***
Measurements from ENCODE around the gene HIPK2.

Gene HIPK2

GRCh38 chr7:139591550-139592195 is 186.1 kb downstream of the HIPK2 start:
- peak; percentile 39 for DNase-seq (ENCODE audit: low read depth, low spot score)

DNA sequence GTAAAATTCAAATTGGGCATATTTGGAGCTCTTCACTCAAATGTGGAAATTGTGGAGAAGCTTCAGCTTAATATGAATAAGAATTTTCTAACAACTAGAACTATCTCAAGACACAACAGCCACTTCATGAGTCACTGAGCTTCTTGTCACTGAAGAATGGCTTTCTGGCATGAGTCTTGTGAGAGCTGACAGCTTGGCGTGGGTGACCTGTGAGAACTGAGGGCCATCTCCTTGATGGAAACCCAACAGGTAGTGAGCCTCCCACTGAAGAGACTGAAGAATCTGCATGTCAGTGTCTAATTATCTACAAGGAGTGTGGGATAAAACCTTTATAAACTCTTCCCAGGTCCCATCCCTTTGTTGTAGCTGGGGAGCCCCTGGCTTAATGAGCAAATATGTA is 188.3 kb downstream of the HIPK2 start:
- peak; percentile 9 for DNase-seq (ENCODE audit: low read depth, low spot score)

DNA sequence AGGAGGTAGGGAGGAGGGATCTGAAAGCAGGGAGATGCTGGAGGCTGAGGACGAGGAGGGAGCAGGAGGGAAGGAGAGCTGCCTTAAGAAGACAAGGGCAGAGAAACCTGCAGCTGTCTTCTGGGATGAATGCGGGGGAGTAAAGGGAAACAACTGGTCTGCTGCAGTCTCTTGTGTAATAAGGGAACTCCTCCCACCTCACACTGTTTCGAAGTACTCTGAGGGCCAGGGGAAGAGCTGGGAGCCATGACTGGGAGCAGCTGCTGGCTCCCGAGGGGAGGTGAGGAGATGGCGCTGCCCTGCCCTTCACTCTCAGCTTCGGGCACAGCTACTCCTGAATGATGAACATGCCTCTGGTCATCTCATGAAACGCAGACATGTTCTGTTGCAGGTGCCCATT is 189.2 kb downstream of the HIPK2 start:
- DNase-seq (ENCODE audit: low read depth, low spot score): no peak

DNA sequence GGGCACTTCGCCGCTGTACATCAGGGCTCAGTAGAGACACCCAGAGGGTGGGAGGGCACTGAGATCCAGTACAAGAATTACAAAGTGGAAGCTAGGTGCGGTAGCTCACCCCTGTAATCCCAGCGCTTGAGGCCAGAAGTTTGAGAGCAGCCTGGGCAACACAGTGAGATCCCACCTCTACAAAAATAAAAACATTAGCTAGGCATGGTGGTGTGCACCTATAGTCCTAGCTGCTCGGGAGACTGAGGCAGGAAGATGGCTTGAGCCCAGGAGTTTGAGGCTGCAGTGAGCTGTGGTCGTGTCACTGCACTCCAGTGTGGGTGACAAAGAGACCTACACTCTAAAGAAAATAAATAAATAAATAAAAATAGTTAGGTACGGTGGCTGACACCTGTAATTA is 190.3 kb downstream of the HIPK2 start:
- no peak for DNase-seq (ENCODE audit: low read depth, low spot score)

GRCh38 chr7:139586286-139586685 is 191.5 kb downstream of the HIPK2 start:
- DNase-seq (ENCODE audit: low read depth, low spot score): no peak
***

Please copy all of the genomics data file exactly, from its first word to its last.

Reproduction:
Measurements from ENCODE around the gene HIPK2.

Gene HIPK2

GRCh38 chr7:139591550-139592195 is 186.1 kb downstream of the HIPK2 start:
- peak; percentile 39 for DNase-seq (ENCODE audit: low read depth, low spot score)

DNA sequence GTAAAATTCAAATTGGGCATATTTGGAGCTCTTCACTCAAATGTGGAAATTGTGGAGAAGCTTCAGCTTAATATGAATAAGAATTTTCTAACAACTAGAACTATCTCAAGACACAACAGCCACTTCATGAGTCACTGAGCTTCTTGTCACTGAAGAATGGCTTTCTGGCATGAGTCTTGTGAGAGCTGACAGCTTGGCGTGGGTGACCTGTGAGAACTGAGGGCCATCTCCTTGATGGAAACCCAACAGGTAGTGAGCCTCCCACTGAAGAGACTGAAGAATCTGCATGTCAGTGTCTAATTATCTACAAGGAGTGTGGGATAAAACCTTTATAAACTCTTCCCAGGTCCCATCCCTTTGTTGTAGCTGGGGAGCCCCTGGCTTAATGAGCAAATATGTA is 188.3 kb downstream of the HIPK2 start:
- peak; percentile 9 for DNase-seq (ENCODE audit: low read depth, low spot score)

DNA sequence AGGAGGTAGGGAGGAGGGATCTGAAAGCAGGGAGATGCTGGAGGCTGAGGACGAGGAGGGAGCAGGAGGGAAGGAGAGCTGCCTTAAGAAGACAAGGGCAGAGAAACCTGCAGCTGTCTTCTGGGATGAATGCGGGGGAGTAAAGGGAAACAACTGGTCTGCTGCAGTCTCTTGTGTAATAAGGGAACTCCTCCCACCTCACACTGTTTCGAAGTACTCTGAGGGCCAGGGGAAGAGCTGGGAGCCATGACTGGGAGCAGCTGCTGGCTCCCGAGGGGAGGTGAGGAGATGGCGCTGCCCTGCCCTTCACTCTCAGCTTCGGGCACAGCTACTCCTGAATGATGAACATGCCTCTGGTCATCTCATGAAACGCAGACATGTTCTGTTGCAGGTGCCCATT is 189.2 kb downstream of the HIPK2 start:
- DNase-seq (ENCODE audit: low read depth, low spot score): no peak

DNA sequence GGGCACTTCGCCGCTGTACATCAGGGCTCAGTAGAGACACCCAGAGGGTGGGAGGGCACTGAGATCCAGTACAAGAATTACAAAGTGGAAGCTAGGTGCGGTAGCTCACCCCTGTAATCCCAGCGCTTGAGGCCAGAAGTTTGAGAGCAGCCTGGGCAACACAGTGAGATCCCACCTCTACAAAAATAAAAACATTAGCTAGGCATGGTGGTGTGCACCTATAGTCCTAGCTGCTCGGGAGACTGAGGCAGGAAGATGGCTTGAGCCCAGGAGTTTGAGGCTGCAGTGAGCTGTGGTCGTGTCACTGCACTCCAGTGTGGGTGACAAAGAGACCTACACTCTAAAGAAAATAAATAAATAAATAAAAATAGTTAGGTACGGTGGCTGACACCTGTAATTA is 190.3 kb downstream of the HIPK2 start:
- no peak for DNase-seq (ENCODE audit: low read depth, low spot score)

GRCh38 chr7:139586286-139586685 is 191.5 kb downstream of the HIPK2 start:
- DNase-seq (ENCODE audit: low read depth, low spot score): no peak